Gerry Kandel: Victory of the Spirit
The 20th of Av (Aug. 20, 2011) is the 5th Yahrzeit of Gerry Kandel, an extraordinary person. Below is the Eulogy I wrote for him in 2006.
Gerry Kandel, z"l, (Yosef Aaron ben Leibel v’Rachel) faced up heroically to terrible adversity for most of his life. Gerry’s mother died shortly before his Bar Mitzva leaving him and his younger brother David with only their father. Their aunt Betty, who lived very close by, stepped in to care for them along with her own two children, Stuart and Linda, but not long after she also died.
Gerry became active in Betar and Camp Betar. From what I understand he was an excellent Madrich, Head Counselor of Camp Betar, and eventually Netziv. He was one of the 19 Betarim who took over the Syrian Mission to the UN on October 14, 1966. Thus, he was one of the clients I had to get released on bail and eventually, got suspended sentences. When our son Dani was born on May 14, 1968, Gerry sent him an honorary Teudat Betar.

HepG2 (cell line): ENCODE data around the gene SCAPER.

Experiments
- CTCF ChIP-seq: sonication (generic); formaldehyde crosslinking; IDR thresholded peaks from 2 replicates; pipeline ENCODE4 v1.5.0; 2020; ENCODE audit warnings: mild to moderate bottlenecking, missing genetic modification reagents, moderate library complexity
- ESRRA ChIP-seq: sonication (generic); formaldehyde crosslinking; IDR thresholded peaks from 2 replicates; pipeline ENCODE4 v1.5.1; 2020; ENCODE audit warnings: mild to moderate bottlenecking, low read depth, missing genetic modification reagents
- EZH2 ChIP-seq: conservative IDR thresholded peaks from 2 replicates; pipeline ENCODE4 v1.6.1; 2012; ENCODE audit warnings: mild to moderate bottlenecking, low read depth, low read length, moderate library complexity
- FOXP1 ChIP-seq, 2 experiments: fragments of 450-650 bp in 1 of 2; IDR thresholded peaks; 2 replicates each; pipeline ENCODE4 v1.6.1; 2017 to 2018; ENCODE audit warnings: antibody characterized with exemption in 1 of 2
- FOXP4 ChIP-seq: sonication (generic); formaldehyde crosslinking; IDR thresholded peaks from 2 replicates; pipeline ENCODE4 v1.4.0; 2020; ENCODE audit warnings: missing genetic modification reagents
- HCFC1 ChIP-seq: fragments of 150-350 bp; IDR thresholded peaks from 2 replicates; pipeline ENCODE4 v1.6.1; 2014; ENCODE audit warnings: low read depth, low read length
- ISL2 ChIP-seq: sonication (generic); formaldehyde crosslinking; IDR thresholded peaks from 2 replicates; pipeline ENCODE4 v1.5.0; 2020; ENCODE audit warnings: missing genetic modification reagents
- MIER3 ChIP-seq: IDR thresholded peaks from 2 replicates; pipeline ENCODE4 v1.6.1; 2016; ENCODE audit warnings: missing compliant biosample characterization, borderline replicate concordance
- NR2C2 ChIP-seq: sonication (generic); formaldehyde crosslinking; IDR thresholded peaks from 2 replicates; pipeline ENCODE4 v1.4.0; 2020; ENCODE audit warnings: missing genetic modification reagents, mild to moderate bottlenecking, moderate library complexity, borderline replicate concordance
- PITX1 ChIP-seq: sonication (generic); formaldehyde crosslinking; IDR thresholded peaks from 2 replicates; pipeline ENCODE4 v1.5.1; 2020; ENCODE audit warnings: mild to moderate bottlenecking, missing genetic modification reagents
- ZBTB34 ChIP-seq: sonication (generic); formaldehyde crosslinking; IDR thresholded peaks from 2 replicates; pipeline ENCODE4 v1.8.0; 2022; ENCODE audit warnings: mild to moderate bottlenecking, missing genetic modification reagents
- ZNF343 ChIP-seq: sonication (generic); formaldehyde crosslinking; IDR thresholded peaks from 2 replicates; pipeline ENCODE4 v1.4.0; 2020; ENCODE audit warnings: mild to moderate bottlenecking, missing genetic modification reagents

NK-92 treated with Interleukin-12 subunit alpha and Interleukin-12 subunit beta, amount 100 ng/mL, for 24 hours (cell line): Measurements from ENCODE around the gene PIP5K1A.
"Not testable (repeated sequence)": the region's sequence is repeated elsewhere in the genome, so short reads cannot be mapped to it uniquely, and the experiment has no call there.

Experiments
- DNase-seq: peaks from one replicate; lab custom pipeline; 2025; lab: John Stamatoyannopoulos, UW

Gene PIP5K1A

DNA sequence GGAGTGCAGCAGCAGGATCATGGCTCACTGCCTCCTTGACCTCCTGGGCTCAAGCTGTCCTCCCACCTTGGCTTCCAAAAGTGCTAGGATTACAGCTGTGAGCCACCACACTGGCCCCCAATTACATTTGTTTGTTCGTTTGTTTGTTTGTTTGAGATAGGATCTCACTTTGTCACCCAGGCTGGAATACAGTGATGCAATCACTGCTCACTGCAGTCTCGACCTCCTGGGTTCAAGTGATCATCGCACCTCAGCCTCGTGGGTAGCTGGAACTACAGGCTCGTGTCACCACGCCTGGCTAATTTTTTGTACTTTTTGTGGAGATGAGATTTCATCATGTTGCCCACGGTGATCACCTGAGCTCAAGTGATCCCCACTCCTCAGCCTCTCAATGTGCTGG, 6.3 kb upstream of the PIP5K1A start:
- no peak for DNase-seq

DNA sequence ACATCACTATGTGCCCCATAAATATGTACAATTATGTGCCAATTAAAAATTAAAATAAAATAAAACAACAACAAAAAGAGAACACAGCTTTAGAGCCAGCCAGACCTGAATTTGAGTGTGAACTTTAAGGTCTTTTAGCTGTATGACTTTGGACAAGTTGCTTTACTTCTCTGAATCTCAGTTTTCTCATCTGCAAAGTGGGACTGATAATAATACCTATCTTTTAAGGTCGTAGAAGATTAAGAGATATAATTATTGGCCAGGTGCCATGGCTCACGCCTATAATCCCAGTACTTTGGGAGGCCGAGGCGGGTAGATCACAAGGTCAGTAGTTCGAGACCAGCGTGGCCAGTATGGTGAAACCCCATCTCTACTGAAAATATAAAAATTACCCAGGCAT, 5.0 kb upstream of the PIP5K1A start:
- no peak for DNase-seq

Gerry married the love of his life, Evelyne, and they had two children, Elan and Mia. Evelyne died when Mia was almost 4 and Elan was 8. Gerry raised the children on his own, repeating the tragedy of the prior generation.
Gerry became the Assistant to the President of City University and when I used to visit New York for business or Shlichut, we would generally have lunch in the top floor dining room of the university building on 42nd Street. Gerry suffered from multiple sclerosis and by then his physical condition had deteriorated significantly. He told me that he insisted on coming to work by subway as long as he was able, rather than getting a special vehicle permit to which he was entitled. Eventually he could no longer climb the subway steps and was forced to accept the permit and park on 43rd Street just opposite the rear entrance of the University, but he continued to work as long as he was able.
Even close to the end of his life, Gerry taught a weekly university class; his helper wheeled him into the room on his wheelchair. Disability could limit his physical performance, but nothing could quench his spirit.